Daily archives: October 11, 2013

Edward Snowden Gets Sam Adams Award

Ray McGovern and the Sam Adams party have presented the Sam Adams award to Edward Snowden.  I am delighted.  This from Ray’s account of the event:

In brief remarks from his visitors, Snowden was reassured — first and foremost — that he need no longer be worried that nothing significant would happen as a result of his decision to risk his future by revealing documentary proof that the U.S. government was playing fast and loose with the Constitutional rights of Americans.

Even amid the government shutdown, Establishment Washington and the normally docile “mainstream media” have not been able to deflect attention from the intrusive eavesdropping that makes a mockery of the Fourth Amendment. Even Congress is showing signs of awaking from its torpor.

In the somnolent Senate, a few hardy souls have gone so far as to express displeasure at having been lied to by Director of National Intelligence James Clapper and NSA Director Keith Alexander — Clapper having formally apologized for telling the Senate Intelligence Committee eavesdropping-related things that were, in his words, “clearly erroneous” and Alexander having told now-discredited whoppers about the effectiveness of NSA’s intrusive and unconstitutional methods in combating terrorism.

Coleen Rowley, the first winner of the Sam Adams Award (2002), cited some little-known history to remind Snowden that he is in good company as a whistleblower — and not only because of previous Sam Adams honorees. She noted that in 1773, Benjamin Franklin leaked confidential information by releasing letters written by then-Lt. Governor of Massachusetts Thomas Hutchinson to Thomas Whatley, an assistant to the British Prime Minister.

The letters suggested that it was impossible for the colonists to enjoy the same rights as subjects living in England and that “an abridgement of what are called English liberties” might be necessary. The content of the letters was so damaging to the British government that Benjamin Franklin was dismissed as colonial Postmaster General and had to endure an hour-long censure from British Solicitor General Alexander Wedderburn.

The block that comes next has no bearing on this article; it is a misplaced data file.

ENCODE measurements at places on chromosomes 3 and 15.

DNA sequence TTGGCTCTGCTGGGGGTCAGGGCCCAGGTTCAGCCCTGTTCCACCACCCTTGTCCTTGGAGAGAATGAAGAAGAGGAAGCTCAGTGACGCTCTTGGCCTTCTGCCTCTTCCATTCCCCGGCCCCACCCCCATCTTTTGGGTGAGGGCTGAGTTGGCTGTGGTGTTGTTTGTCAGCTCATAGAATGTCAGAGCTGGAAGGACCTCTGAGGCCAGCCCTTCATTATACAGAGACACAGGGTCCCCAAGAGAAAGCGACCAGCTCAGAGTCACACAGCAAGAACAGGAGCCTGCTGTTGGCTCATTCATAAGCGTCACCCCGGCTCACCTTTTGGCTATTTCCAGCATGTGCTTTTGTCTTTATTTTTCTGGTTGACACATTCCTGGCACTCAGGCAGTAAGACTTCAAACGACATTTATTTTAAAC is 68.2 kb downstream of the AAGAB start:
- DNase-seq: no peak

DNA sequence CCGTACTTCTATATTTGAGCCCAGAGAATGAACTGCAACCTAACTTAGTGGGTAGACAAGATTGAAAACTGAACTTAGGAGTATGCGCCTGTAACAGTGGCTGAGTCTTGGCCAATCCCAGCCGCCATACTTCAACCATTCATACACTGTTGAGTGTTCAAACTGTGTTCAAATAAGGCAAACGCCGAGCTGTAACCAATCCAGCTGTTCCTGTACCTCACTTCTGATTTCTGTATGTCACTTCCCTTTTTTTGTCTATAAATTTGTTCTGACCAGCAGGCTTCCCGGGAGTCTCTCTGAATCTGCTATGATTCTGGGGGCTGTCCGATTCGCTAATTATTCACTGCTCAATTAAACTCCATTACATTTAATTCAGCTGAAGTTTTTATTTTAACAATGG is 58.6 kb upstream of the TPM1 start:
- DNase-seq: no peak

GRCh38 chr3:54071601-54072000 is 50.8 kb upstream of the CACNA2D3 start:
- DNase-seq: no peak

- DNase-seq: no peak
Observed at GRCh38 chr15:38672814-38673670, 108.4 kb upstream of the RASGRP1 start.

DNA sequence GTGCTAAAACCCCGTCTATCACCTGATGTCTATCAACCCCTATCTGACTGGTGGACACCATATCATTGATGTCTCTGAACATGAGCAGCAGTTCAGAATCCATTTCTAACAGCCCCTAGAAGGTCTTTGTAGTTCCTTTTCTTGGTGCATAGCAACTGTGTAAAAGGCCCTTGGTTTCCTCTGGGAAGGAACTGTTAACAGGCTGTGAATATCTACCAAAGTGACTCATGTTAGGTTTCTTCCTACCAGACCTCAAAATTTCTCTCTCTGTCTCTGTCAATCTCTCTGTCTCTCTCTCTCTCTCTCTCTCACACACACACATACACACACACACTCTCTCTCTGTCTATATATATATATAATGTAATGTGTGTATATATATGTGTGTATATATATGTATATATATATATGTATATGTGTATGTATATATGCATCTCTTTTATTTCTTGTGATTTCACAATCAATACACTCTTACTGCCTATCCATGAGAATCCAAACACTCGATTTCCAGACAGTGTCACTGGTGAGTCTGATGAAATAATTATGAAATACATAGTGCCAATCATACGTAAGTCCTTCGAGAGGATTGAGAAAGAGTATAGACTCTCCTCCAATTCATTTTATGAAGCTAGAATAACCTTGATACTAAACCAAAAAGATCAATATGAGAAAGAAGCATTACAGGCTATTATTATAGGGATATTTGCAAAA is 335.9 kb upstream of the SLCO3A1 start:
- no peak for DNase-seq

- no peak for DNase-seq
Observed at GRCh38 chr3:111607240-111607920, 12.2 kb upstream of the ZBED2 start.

There has been a determined attempt by government to justify the need to intercept everybody’s communications, all the time.  We have, yet again, had MI5 claim there are many thousand violent Islamic terrorists running around the UK, (yet somehow not managing to kill anybody).  The cry of “paedophiles” is raised, as always.  I can imagine them suggesting the entire population be shot dead, and justifying it as making sure they get the paedophiles.  The tabloids would go with that.

There still had not been a single credible claim by the mainstream media that any named individual has died, despite that contingency being trotted out all the time as the reason Snowden and Manning should not have revealed state crimes and abuse of power.  I am hopeful that, with the internet still largely free to the dissemination of information, out next massive whistleblower is only weeks away.

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Time Travel

I was just reading the Guardian’s piece about the rediscovery of episodes of Dr Who, The Web of Fear.

It took me back so strongly that it felt quite uncanny.  I have strong memories of watching this on TV with my sister Celia, when I must only have been eight years old.  I remember the dark mouths of the tube tunnels, and the yeti – who for the most part got glimpsed briefly – coming out of them with strange lights for eyes.  I remember the deadly fungus that made soldiers sort of flash in oscillating light then fall down dead – there was a kind of clumpy stuff, but in my memory there was a kind of horizontal layered cobwebby stuff across the tube tunnels too.  I don’t imagine I will actually watch these recovered episodes, but it would be interesting to know how much of that memory is accurate.

I remember the detail of the carpet and the furniture in our home.  A bit like Proust’s madeleines, this little recovered memory brings back so much.  Television was a shared experience then – Mark and Martin and Clive would all have watched the same thing, and we could discuss and play it together.  I was fortunate to have an extremely happy childhood.  It is strange how it makes me so terribly sad to recall it.

Weirdly enough – I have had a strange life – the article also gave me a vivid flashback to the first time I entered Jos, where the tapes were discovered.



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